Cement milling is usually carried out using ball mills with two or more separate chambers containing different sizes of grinding media (steel balls).
Grinding clinker requires a lot of energy. How easy a particular clinker is to grind ("grindability") is not always easy to predict, but large clusters of belite due to coarse silica in the feed are difficult to grind. Rapid cooling of the clinker is thought to improve grindability due to the presence of microcracks in alite and to the finer crystal size of the flux phases.
Vertical roller mills (VRMs) are the main alternative means of grinding the clinker and are increasingly being used. For a quick introduction to VRMs see, for example, this advertisement on Youtube for an FL Smidth VRM.
As part of the grinding process, calcium sulfate is added as a set regulator, usually in the form of gypsum (CaSO4.2H2O). Natural anhydrite (CaSO4) may also be added.
Cooling is necessary to limit the temperature rise of the cement. This is done by a mixture of both air-cooling and water-cooling, including spraying water inside the mill.
Because the cement gets hot due to the heat generated by grinding, gypsum can be partly dehydrated, forming hemihydrate, or plaster of Paris - 2CaSO4.H2O. On further heating, hemihydrate dehydrates further to a form of calcium sulfate known as soluble anhydrite (~CaSO4). This is calcium sulfate with a trace of bound water in the crystal structure and it has a very approximately similar solubility in water at room temperature to hemihydrate, which in turn has a higher solubility than either gypsum or natural anhydrite.
The different forms of calcium sulfate that may be present in cement are:
Calcium sulfate dihydrate (CaSO4.2H2O)
Calcium sulfate hemihydrate (2CaSO4.H2O),
Gamma anhydrite (CaSO4·nH2O where n = 0 to 0.05)
Beta anhydrite (CaSO4)
The relative proportions and different solubilities of these various types of calcium sulfate, and of the different forms of clinker sulfate, are of importance in controlling the rate of C3A hydration and consequently of cement set retardation. Problems associated with setting and strength characteristics of concrete can often be traced to changes in the proportions of the different forms of calcium sulfate due to differences in temperatures during grinding. Variations in cooling rate of the clinker in the kiln and subsequent changes in the proportions or size of the C3A crystals may also have an effect on setting characteristics.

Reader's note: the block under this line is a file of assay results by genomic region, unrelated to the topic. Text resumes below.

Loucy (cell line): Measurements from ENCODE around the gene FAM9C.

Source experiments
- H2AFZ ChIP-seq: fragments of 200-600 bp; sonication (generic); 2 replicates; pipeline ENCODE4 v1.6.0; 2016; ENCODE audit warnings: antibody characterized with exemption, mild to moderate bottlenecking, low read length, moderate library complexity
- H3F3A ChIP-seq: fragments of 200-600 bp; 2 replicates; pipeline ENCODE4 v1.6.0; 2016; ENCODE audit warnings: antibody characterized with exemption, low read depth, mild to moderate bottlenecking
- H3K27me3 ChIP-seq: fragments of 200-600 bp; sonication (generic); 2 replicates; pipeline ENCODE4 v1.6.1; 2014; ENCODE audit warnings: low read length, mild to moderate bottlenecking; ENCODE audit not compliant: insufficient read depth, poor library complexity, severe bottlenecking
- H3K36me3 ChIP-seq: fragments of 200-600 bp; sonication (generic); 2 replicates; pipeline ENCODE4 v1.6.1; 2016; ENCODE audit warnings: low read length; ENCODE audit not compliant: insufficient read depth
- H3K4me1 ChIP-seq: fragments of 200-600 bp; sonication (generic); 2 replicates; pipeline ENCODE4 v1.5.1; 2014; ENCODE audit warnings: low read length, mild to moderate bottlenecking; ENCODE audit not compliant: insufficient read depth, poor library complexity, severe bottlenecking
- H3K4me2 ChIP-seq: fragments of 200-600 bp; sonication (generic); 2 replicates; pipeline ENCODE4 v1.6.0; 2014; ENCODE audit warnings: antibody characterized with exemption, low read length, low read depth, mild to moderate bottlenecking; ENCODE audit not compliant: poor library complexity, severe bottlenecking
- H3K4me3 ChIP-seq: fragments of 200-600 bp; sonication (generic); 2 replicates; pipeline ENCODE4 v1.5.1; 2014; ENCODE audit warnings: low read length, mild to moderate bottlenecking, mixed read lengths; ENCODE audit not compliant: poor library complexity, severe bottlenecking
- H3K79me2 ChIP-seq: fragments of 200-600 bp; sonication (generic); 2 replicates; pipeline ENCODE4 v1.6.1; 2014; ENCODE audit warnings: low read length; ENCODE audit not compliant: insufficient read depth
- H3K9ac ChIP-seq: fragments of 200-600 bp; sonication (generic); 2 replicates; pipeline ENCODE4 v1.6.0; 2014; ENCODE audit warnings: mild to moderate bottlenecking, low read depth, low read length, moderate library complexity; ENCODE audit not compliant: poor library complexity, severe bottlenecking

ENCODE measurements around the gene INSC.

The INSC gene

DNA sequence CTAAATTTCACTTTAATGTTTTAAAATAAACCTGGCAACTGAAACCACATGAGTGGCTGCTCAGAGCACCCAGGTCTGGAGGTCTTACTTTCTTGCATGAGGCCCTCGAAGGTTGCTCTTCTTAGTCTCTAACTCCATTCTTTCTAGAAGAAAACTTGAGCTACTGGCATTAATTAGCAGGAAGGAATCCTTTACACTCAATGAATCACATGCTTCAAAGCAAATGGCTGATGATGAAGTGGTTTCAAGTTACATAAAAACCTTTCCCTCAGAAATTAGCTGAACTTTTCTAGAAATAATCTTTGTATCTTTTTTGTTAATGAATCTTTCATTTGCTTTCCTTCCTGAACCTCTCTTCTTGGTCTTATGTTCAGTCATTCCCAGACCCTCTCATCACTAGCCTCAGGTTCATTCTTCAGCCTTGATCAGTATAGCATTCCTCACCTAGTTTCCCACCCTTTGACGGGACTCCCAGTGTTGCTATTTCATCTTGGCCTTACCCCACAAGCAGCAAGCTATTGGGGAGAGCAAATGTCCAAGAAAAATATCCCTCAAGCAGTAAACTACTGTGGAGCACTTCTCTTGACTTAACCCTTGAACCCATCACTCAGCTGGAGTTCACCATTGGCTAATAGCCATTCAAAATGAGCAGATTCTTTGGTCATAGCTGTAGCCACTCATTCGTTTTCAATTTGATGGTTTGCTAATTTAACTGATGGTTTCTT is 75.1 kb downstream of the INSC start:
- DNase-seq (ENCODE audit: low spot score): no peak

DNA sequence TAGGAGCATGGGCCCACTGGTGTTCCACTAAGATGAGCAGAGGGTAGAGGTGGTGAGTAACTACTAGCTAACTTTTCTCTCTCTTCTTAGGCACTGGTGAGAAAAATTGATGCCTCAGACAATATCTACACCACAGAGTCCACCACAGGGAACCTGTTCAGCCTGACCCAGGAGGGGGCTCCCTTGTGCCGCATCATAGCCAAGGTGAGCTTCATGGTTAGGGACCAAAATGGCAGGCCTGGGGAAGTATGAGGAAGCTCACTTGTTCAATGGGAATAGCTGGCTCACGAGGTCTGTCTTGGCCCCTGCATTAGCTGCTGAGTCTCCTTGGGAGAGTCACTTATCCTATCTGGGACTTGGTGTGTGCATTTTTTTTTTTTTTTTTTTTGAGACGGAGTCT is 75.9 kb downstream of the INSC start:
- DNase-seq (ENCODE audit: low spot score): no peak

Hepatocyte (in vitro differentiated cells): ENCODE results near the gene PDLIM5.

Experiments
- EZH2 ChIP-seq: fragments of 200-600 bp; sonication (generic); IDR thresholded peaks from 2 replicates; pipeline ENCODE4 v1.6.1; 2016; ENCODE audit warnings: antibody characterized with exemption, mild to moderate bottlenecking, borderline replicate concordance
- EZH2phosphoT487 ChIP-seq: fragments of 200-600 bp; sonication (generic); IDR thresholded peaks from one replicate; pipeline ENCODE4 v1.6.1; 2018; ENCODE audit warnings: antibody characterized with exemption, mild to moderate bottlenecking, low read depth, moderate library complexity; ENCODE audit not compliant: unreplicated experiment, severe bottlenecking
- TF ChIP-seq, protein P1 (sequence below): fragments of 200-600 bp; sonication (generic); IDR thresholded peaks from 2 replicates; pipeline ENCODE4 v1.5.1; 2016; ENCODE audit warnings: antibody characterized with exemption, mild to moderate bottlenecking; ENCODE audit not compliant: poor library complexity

If the rate at which sulfate is supplied by the different sulfate salts exceeds the rate at which the clinker minerals, principally the aluminate phase, can react, the pore solution may become supersaturated with respect to gypsum. Crystals of gypsum form which cause the mix to stiffen in what is known as a false set.
Conversely, if the rate at which sulfate is supplied is insufficient to control aluminate reaction, the mix will stiffen due to the fomation of monosulfate crystals, or possibly of calcium aluminate hydrate; this is known as flash set.
In clinkers high in potassium, syngenite (CaSO4.K2SO4.H2O - calcium potassium sulfate hydrate) crystal formation can also cause a false set.
For set regulation, the most important feature of aluminate is not necessarily the absolute amount present, but the amount of surface which is available to water for reaction. This will be governed by many factors, such as the surface area of the cement, the grinding characteristics of the different phases and also the size of the aluminate crystals. Over-large crystals can lead to erratic setting characteristics.
Articles like this one can provide a lot of useful material. However, reading an article or two is perhaps not the best way to get a clear picture of a complex process like cement production. To get a more complete and integrated understanding of how cement is made, do have a look at the Understanding Cement book or ebook. This easy-to-read and concise book also contains much more detail on concrete chemistry and deleterious processes in concrete compared with the website.
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